As you may know, Sockalexis was a Native American ballplayer from the Penobscot tribe in Maine. He was born in a town called Old Town and showed a great amount of athletic prowess at an early age. Entering the College of the Holy Cross in 1894 he excelled at Baseball, football and track. Three years later he transferred to Notre Dame.
While with the Fighting Irish he played in a exhibition game against New York Giants at the Polo Grounds, and faced a barrage of taunts and racist insults. Amos Rusie, a Hall of Fame pitcher for the Giants, even remarked that he would strike out that "damned Indian." Sockalexis, buoyed by a small contingent of family and friends from the Penobscot tribe in Maine who made the trip south, socked the very first pitch from Rusie for a home run over the center field fence. The man had stepped up in the moment.
"If the small and big boys of Brooklyn find it a pleasure to shout at me, I have no objections. No matter where we play, I go through the same ordeal, and at the present time I am so used to it that at times I forget to smile at my tormentors, believing it to be part of the game." (Brooklyn Eagle, May 1897)Later that year he went on to play for the Cleveland Spiders, but lasted only three years in the show. Problems with alcoholism had cut his career short. As is legend, the Cleveland team was named after him, but the historical record shows otherwise. The team name, Indians, was chosen through a contest held by a local newspaper.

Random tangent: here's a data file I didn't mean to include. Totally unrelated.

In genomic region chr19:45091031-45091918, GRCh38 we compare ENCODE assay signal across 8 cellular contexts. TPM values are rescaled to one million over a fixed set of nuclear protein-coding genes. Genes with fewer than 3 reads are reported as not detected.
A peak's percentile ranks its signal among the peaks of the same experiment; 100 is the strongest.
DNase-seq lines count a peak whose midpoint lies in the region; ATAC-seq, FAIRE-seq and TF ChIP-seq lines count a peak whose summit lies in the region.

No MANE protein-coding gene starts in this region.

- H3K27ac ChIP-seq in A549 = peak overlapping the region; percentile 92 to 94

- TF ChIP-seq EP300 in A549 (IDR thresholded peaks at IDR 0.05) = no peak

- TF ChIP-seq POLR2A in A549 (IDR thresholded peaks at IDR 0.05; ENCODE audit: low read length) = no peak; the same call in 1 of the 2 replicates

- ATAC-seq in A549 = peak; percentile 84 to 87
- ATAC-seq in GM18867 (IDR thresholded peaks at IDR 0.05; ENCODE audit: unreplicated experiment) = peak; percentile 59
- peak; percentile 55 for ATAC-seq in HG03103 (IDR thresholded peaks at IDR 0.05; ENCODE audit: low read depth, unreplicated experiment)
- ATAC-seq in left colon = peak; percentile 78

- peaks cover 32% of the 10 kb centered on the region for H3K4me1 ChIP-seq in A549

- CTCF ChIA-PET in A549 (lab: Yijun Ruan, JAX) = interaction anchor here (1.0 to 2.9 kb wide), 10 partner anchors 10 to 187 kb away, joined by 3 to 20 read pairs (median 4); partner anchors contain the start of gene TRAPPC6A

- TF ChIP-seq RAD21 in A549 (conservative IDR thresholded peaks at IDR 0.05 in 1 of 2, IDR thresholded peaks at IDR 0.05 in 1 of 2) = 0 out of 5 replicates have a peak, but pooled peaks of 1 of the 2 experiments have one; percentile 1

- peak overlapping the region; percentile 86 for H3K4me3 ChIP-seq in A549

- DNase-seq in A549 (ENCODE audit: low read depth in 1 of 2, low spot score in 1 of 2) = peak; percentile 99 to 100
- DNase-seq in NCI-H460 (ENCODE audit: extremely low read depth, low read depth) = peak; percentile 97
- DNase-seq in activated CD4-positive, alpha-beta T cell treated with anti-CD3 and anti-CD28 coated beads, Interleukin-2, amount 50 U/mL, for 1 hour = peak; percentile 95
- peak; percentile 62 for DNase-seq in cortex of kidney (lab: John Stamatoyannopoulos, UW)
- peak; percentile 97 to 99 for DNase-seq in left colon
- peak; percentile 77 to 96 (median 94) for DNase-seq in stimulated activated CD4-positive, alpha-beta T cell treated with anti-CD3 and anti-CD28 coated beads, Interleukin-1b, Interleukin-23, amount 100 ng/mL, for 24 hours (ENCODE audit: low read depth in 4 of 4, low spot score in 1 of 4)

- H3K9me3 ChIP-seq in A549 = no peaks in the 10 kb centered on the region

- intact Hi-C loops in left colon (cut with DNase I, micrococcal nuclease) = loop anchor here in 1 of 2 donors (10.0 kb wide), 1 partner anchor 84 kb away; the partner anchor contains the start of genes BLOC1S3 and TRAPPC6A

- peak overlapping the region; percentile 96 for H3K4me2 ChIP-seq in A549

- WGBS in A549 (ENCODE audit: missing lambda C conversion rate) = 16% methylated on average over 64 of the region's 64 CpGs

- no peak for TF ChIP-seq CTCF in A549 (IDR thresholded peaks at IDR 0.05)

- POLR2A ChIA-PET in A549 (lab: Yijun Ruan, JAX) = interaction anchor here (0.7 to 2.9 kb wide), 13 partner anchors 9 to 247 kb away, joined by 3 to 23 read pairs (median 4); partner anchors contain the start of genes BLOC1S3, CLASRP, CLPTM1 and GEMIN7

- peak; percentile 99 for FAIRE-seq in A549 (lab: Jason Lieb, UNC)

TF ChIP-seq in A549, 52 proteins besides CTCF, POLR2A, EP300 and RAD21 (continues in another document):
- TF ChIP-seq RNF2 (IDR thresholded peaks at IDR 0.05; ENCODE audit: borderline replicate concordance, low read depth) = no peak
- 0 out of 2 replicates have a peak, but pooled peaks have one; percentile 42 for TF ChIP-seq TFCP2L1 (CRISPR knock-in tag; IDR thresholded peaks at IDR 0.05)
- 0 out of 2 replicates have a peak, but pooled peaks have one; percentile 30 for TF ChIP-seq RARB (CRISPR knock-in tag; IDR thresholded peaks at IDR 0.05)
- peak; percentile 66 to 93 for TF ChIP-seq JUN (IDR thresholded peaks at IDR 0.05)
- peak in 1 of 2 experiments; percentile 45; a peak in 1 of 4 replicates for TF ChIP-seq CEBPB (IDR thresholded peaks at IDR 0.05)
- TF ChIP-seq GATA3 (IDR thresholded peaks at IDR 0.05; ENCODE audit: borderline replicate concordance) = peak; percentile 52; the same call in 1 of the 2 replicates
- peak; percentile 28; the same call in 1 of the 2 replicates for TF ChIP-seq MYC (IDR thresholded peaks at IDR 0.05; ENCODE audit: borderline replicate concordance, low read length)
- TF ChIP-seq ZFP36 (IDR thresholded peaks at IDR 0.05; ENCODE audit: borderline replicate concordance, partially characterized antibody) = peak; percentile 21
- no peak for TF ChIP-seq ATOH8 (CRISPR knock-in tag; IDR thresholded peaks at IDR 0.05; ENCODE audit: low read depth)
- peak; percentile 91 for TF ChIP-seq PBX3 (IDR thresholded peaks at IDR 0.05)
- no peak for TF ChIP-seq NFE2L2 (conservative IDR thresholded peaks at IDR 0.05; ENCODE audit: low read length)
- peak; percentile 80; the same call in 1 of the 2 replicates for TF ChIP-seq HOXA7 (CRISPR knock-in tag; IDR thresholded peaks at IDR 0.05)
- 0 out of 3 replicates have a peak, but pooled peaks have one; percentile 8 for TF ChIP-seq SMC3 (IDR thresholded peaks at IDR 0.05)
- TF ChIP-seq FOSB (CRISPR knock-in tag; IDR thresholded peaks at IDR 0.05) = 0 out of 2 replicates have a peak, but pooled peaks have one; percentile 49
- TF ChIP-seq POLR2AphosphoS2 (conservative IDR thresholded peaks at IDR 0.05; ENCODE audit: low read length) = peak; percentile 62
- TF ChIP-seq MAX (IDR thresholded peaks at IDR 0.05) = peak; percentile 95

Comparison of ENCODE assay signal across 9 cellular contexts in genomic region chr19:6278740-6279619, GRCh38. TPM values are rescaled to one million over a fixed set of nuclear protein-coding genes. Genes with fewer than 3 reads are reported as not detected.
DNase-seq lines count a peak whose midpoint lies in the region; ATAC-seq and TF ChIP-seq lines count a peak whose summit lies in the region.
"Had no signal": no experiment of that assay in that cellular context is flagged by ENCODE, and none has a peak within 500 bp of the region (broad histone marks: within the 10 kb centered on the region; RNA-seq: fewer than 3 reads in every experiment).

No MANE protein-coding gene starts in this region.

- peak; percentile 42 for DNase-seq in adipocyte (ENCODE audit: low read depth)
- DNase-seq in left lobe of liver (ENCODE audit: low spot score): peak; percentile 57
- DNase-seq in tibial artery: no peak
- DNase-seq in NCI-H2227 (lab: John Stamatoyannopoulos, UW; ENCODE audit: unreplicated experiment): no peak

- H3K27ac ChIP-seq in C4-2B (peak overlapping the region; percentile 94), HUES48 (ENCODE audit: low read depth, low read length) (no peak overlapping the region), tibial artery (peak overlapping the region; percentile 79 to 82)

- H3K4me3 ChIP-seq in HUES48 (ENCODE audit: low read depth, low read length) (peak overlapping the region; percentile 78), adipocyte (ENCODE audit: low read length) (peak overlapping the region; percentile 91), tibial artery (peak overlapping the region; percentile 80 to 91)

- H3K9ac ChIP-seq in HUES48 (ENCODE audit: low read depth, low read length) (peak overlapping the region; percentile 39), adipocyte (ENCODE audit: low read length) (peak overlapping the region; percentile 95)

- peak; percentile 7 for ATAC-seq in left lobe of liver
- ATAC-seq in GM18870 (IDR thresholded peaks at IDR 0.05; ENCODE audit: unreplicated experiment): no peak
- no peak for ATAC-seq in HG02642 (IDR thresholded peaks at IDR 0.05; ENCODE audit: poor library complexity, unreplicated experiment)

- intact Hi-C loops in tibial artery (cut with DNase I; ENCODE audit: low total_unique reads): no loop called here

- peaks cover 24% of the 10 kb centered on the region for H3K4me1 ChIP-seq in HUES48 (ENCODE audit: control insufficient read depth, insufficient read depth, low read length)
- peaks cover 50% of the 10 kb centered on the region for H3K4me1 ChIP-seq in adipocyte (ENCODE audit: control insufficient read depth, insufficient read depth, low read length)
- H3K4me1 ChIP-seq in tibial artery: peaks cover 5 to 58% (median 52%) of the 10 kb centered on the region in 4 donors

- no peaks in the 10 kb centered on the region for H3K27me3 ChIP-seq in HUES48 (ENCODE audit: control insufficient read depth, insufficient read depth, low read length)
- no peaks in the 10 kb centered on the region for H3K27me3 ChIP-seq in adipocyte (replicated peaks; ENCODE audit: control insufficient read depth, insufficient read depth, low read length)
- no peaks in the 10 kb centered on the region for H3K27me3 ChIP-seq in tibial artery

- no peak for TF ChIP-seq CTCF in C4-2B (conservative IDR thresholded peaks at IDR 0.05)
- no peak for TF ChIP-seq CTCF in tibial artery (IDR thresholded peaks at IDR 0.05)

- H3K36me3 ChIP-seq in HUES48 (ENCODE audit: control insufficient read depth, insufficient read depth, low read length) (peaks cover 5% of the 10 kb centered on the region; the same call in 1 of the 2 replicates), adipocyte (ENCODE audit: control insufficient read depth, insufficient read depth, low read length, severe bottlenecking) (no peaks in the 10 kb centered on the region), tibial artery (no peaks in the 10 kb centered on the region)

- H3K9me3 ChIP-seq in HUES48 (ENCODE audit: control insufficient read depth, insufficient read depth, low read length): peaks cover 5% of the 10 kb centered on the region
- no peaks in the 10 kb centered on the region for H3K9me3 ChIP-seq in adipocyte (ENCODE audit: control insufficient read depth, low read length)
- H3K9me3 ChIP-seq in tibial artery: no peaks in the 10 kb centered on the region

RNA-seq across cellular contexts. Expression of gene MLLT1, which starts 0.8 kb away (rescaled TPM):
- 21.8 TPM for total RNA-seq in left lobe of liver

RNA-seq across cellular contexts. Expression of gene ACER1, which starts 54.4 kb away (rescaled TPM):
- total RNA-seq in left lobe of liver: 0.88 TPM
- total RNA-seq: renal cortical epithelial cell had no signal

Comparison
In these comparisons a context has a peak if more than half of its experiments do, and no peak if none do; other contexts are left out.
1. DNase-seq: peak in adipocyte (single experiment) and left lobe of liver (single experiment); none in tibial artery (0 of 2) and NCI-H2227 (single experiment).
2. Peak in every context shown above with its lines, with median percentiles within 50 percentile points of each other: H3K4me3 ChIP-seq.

Sockalexis legend continues to grow as collectors and fans discuss what could have been. He is noted for having a mighty bat, a strong arm and for being one of the first Native Americans to play the game professionally.
"Louis Sockalexis had the most brilliant career of any man who ever played the game. At no time has a player crowded so many remarkable accomplishments into such a short period of time as Sockalexis. He should have been the greatest player of the times — greater than Cobb, Wagner, Lajoie, Hornsby or any of the other men who made history for the game." - Hall of Famer Hughie JenningsBTW, it sold for $810.00.
"If Sock had stayed up for five years he could well have been better than Cobb, Wagner or Ruth." - Hall of Famer John McGraw